10. 10. <ul><li>A number of different human resource management programs are available that grant employee empowerment to some extent. A number of these are discussed in the following sections including- </li></ul><ul><li>Informal participative decision-making </li></ul><ul><li>programs </li></ul><ul><li>Job enrichment </li></ul><ul><li>Continuous improvement </li></ul><ul><li>Self-managed work teams. </li></ul>
  11. 11. Informal Participative Decision-making Programs <ul><li>Informal participative decision-making programs involve managers and subordinates making joint decisions on a daily basis. Employees do not enjoy blanket authority to make all work-related decisions; managers decide just how much decision-making authority employees should have in each instance. The amount of authority varies depending on such situational factors as decision complexity and the importance of employee acceptance of the decision. </li></ul>
  12. 12. <ul><li>While it may seem obvious, one key to empowerment is choosing under what conditions to empower employees. Employees should be empowered in situations where they can make decisions that are as good as, or better than, those made by their managers. </li></ul>
  13. 13. Issues with Empowerment (Managers) <ul><li>Managers misunderstand it. </li></ul><ul><li>Managers only pay it “Lip Service”. </li></ul><ul><li>Organizations are not prepared in terms of structure,culture & rewards. </li></ul><ul><li>Managers are displeased when empowered workers make decisions that differ from their expectations. </li></ul><ul><li>Managers expect to see results without having to make a strong commitment or taking risks. </li></ul>
  14. 14. Issues with Empowerment (Employees) <ul><li>ees need the skills and training to manage risks and decision-making. </li></ul><ul><li>Many ees don’t want the added responsibility and accountable & are uncomfortable with “putting their necks on the line”. </li></ul><ul><li>Not all people are conscientious enough to be empowered. </li></ul>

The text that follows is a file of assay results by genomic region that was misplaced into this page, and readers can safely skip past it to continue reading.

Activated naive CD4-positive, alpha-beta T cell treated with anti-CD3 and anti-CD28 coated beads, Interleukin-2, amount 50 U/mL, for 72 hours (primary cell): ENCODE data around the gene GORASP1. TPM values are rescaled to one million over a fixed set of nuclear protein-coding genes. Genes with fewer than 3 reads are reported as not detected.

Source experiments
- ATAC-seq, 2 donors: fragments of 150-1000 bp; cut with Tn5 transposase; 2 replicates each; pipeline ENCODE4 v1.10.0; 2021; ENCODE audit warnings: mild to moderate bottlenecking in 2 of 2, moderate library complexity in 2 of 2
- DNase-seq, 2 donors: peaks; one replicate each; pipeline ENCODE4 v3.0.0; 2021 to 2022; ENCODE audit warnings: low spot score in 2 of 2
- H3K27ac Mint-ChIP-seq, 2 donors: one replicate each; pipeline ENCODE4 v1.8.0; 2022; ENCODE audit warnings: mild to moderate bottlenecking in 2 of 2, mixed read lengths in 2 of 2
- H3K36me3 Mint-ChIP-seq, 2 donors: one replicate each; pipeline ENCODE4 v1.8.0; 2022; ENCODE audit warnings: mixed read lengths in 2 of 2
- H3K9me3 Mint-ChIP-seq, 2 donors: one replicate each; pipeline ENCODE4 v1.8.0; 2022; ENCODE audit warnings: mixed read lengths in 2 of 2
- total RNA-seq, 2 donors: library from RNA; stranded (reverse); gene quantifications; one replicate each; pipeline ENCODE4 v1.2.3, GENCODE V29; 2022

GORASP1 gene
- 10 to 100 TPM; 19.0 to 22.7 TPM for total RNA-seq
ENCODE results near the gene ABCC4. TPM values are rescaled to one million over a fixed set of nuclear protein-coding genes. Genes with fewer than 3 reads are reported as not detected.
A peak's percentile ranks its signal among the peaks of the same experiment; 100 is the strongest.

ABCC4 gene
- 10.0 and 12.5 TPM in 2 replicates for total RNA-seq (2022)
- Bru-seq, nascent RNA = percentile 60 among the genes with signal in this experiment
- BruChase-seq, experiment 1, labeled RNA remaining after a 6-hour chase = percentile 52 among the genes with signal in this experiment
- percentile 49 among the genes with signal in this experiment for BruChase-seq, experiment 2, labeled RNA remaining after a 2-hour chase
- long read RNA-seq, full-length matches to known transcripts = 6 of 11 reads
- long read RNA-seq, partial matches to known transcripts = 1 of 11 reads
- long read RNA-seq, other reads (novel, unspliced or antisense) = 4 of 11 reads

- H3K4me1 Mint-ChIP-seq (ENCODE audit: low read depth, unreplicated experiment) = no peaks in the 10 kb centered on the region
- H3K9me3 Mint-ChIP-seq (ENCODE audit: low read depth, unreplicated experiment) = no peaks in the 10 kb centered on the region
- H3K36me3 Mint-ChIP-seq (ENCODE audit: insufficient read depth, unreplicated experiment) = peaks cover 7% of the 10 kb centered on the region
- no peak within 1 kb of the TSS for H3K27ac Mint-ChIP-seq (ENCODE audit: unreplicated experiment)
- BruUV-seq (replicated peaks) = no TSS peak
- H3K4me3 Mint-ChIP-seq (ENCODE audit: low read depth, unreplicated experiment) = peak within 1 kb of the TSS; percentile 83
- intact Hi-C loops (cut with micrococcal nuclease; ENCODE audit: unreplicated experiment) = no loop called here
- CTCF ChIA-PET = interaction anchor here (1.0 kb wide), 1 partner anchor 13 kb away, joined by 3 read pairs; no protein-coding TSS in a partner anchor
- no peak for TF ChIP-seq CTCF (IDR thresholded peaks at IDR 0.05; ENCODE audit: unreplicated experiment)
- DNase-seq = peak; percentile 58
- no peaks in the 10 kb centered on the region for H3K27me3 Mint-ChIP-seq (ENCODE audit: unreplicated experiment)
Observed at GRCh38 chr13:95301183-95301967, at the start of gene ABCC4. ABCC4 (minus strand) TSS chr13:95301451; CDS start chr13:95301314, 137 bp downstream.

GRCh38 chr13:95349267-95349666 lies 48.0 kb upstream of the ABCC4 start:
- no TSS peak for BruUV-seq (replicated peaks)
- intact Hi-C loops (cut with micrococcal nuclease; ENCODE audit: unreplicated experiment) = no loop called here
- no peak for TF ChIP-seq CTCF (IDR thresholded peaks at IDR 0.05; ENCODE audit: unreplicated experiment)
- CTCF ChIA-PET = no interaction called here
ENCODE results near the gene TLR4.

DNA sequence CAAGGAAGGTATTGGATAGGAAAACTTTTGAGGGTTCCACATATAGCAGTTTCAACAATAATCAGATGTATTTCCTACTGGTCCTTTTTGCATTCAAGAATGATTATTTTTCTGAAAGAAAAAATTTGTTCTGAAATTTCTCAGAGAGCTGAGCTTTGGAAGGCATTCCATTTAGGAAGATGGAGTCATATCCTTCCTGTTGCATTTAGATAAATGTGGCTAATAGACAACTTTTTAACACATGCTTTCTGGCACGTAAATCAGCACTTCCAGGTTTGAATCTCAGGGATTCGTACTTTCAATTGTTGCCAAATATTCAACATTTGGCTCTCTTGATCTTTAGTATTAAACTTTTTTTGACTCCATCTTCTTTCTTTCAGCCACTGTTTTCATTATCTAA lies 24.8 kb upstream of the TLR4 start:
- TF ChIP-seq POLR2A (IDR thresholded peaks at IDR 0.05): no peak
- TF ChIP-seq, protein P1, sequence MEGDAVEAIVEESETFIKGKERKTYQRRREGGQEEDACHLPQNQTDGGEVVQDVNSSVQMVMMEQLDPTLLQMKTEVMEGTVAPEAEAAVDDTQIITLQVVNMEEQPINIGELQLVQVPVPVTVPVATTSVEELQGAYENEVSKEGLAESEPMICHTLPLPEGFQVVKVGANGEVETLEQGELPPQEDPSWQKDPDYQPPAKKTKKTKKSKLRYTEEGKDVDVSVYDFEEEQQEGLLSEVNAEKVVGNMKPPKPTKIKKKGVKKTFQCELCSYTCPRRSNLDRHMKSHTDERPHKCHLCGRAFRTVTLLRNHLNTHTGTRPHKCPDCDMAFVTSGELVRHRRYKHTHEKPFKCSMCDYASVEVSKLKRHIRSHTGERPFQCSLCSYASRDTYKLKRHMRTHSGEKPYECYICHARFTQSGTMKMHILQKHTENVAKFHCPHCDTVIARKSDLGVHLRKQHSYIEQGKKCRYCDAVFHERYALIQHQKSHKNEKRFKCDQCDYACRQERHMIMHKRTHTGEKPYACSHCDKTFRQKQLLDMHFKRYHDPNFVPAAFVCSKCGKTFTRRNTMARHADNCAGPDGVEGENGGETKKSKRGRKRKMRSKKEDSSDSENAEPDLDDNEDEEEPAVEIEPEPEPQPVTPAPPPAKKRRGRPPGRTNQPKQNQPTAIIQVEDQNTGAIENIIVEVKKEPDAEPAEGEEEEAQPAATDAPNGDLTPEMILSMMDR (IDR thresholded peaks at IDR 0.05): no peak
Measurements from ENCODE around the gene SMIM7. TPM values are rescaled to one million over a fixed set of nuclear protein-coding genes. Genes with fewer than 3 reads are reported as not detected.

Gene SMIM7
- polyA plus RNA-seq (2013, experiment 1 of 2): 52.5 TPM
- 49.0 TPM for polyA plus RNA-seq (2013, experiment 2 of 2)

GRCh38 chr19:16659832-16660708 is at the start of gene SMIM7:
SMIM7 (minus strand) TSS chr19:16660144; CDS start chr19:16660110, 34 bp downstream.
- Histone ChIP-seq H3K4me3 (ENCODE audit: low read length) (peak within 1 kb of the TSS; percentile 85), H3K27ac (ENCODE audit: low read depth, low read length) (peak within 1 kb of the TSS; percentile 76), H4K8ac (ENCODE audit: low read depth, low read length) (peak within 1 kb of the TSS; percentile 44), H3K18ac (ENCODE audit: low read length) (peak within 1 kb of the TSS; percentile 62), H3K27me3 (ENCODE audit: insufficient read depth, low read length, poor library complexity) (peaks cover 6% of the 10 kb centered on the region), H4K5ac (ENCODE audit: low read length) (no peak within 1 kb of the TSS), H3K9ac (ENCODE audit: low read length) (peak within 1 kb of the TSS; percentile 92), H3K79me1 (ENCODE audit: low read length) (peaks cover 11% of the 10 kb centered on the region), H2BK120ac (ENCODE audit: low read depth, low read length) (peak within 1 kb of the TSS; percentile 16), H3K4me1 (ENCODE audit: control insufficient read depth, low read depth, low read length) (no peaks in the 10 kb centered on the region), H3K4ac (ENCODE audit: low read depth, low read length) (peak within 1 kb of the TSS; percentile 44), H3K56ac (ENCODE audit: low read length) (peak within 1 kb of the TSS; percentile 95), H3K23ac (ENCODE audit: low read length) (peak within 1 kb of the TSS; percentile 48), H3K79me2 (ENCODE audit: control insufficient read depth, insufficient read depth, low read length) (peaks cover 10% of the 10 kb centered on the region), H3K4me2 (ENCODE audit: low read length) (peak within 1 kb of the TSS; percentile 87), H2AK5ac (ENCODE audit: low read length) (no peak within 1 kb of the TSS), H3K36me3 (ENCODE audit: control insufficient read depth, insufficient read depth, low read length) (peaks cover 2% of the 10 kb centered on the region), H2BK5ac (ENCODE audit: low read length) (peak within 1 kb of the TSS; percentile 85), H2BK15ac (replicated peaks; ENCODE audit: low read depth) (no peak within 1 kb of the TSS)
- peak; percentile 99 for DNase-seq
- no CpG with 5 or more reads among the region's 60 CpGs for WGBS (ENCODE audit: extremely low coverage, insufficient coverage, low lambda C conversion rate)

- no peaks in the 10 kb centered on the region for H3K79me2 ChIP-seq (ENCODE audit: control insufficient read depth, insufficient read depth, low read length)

15. 15. Job Enrichment <ul><li>Job enrichment aims to redesign jobs to be more intrinsically rewarding. Certain job characteristics help managers to build enrichment into jobs. These characteristics include: </li></ul><ul><li>Skill variety- The various skills needed to perform a given task, where increased skill requirements are associated with increased motivation. </li></ul><ul><li>Task identity- The degree to which employees perceive how their job impacts the overall production of a product or service. </li></ul><ul><li>Task significance- Whether the task is meaningful beyond the task itself. </li></ul><ul><li>Autonomy- Employee discretion over how to perform a task. </li></ul><ul><li>Feedback- Input from peers and supervisors regarding the quality of an employee's work. </li></ul>
  16. 16. <ul><li>Combining tasks- This involves assigning </li></ul><ul><li>tasks performed by different workers to a single individual. </li></ul><ul><li>For example, in a furniture factory, rather than working on just one part of the production process, each person could assemble, sand, and stain an entire table or chair. This change would increase skill variety, as well as task identity, as each worker would be responsible for the job from start to finish. </li></ul>